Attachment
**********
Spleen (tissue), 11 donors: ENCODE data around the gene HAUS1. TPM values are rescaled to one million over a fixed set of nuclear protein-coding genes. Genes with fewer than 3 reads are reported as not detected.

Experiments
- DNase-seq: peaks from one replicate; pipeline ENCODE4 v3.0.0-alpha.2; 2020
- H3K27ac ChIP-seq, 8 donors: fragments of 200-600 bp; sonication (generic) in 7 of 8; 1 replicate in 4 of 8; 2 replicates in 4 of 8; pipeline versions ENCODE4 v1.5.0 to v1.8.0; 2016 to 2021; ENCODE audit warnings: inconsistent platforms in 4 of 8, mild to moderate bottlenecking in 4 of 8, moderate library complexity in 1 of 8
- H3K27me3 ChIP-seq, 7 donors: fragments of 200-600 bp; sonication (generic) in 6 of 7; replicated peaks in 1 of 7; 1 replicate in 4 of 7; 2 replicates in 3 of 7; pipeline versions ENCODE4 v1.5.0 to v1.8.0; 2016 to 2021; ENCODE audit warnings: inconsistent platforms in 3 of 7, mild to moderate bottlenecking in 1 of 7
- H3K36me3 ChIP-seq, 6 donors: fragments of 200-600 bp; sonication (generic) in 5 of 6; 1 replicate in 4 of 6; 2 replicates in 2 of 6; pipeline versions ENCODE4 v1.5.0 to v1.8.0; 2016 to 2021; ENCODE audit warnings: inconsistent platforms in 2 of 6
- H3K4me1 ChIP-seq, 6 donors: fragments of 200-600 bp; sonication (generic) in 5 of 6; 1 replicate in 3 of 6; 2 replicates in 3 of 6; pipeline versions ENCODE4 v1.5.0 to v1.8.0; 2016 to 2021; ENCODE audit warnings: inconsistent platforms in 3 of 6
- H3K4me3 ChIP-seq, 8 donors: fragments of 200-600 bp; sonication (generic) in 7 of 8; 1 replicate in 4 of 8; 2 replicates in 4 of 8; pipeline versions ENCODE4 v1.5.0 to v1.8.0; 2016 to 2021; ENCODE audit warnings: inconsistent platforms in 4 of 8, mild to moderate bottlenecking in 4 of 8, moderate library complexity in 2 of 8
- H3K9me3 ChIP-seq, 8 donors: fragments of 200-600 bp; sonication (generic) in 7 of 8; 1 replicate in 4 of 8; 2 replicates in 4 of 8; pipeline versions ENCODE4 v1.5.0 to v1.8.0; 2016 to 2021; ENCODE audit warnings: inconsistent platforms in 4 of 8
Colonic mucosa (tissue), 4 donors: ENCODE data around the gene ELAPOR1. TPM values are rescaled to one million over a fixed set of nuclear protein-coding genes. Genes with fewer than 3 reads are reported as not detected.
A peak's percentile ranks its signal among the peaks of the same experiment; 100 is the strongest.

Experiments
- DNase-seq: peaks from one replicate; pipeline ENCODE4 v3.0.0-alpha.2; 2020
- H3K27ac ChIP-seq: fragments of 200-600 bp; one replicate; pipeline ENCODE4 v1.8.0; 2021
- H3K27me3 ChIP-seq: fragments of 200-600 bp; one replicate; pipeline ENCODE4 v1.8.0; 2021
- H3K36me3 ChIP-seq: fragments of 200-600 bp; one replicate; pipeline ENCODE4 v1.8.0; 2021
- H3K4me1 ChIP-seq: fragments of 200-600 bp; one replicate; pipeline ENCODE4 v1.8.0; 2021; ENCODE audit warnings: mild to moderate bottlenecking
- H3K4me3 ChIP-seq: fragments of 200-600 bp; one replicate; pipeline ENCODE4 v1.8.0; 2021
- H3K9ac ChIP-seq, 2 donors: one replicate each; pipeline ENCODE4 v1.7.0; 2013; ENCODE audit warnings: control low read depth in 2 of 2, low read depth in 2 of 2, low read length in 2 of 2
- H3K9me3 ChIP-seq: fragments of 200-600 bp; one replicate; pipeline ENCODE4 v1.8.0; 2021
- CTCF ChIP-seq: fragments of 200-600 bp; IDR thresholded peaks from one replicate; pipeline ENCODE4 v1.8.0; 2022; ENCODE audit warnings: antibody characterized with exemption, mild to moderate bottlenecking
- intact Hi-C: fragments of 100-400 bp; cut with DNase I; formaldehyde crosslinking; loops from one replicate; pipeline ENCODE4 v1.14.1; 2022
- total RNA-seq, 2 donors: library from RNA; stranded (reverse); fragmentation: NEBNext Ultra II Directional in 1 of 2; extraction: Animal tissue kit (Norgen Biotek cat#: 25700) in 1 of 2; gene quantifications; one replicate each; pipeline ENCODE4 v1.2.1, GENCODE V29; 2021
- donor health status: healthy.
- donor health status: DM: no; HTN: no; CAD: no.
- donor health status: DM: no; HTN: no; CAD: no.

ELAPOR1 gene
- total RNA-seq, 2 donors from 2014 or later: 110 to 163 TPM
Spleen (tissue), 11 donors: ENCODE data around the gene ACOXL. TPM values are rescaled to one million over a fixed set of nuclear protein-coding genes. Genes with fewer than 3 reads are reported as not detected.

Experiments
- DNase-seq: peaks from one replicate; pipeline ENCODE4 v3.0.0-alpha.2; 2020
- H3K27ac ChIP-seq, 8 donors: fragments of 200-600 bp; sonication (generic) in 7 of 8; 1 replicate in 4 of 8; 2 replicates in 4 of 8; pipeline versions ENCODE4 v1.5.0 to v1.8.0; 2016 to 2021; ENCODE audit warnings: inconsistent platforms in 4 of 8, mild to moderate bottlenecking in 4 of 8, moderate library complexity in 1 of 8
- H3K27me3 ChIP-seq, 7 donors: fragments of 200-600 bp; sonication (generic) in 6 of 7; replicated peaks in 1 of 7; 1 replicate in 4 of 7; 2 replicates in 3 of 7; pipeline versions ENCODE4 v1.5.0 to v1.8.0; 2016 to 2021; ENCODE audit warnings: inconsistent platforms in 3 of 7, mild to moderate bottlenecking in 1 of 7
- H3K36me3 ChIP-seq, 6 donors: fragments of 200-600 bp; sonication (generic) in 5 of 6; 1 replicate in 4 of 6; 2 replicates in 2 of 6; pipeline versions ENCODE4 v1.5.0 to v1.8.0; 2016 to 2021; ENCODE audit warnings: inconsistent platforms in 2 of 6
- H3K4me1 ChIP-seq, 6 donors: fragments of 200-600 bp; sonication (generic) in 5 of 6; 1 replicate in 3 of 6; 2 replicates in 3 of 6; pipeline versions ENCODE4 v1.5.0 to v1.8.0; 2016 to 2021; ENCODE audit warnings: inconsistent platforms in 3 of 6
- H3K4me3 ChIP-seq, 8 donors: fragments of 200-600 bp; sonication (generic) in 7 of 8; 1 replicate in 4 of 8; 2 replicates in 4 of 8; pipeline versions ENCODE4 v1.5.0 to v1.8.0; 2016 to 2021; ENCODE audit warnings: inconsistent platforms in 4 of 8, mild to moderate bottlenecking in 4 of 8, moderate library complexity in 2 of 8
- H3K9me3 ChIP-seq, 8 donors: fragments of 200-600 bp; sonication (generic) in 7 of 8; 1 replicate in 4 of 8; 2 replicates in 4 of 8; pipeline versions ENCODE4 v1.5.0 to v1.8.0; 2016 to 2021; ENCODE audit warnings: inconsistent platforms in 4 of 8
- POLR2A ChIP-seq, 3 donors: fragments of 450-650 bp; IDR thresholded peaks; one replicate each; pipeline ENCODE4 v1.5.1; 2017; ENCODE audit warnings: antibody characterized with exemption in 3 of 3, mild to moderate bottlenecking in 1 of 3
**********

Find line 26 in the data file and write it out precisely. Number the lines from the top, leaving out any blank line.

- donor health status: DM: no; HTN: no; CAD: no.